Monday, October 10, 2005 10:02 PM

Answers

  • Communication link failure is a mid-stream failure of the connection from client to SQL Server.  This typically points to problems with your networking layer, typically networking hardware.  For example a router in your network could be dropping connections, or a network card that is going bad.

    Unfortunately there is no simple and easy to follow way to diagnose this, it typically requires someone who is expert in network layer to analyze network sniffs between client and server.  Microsoft support folks can help here, they know how to deal with these sorts of issues.

    I'll tell you what I typically do and if you can do this yourself, you are all set.

    To diagnose these problems first thing I do is setup a continuous 24x7 netmon trace on a client machine as well as on the SQL Server.  I've written my own custom batch files that use netcap to automate this, it's fairly simple.  Hard drive space is cheap, burn it up with traces, it is better to have a trace than miss the problem.  You need traces on both sides (SQL side and client side).   If you are not sure which client will fail, you can run traces on all the clients, or pick a few candidates randomly.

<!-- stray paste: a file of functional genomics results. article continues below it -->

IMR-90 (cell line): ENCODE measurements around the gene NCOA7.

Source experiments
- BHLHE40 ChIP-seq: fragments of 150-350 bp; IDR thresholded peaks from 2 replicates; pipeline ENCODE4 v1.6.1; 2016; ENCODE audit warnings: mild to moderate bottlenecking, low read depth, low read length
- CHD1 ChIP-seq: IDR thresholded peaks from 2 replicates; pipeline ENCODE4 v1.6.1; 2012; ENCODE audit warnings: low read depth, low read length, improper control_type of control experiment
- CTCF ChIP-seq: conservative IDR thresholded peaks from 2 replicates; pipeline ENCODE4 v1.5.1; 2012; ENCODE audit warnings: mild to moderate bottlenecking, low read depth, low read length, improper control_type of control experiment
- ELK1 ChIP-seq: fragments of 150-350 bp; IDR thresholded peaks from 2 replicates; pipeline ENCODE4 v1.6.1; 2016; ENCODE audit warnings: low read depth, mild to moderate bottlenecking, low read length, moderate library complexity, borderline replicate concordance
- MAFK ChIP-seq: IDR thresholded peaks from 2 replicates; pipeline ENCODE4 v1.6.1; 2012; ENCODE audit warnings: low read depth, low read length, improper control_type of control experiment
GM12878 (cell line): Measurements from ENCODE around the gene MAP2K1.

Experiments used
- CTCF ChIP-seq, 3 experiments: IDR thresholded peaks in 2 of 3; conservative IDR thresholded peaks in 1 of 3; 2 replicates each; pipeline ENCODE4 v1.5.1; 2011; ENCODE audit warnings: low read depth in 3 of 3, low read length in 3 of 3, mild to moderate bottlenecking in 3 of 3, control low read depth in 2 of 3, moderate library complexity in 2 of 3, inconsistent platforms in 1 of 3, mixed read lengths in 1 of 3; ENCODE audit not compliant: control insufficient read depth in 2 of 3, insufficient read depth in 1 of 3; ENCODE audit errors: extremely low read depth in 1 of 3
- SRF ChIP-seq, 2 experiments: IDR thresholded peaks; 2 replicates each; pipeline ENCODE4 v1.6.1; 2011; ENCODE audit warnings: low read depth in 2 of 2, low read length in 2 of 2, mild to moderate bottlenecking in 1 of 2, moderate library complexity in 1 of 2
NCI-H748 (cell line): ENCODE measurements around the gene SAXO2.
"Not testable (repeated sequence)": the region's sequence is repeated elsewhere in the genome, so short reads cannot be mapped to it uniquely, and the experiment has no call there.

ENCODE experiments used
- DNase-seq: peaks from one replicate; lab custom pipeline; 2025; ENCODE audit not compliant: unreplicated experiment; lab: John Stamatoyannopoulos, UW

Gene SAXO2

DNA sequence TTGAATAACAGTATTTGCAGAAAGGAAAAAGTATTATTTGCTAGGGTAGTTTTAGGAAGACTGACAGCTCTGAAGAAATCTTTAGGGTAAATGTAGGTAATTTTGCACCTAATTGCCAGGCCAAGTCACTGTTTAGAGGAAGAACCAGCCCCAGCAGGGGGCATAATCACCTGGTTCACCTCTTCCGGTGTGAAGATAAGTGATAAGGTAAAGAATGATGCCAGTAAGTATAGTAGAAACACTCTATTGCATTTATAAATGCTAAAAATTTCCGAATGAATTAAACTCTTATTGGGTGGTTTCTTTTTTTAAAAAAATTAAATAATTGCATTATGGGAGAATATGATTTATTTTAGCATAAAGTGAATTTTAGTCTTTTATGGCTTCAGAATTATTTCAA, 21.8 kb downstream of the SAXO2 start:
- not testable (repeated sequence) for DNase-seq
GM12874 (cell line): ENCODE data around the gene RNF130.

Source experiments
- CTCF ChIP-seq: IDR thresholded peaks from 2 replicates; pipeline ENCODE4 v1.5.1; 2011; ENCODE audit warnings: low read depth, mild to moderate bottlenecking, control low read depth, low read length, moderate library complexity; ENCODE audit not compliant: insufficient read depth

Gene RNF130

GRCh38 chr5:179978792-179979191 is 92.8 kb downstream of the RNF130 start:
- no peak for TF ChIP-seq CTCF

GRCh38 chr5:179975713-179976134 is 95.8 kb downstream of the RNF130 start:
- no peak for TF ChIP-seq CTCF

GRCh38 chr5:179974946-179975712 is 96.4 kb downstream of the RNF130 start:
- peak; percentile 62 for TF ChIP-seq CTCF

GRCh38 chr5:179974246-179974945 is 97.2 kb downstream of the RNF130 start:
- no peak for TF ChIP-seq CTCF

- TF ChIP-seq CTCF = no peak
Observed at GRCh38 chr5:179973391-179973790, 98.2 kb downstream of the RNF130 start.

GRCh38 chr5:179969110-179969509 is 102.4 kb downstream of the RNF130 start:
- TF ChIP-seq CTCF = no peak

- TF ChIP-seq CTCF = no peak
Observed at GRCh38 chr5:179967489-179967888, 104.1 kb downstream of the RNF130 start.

At the same time I setup the client application to log the precise date and time and machine name to the error log for the application.  I need this to correlate the network traces with the time that the error occurred.  If possible I log things on the client side I can use to correlate with a specific connection in the netmon trace, for example the server spid I can get from the netmon trace if the server spid is in the client error log as well it makes it easy to match up.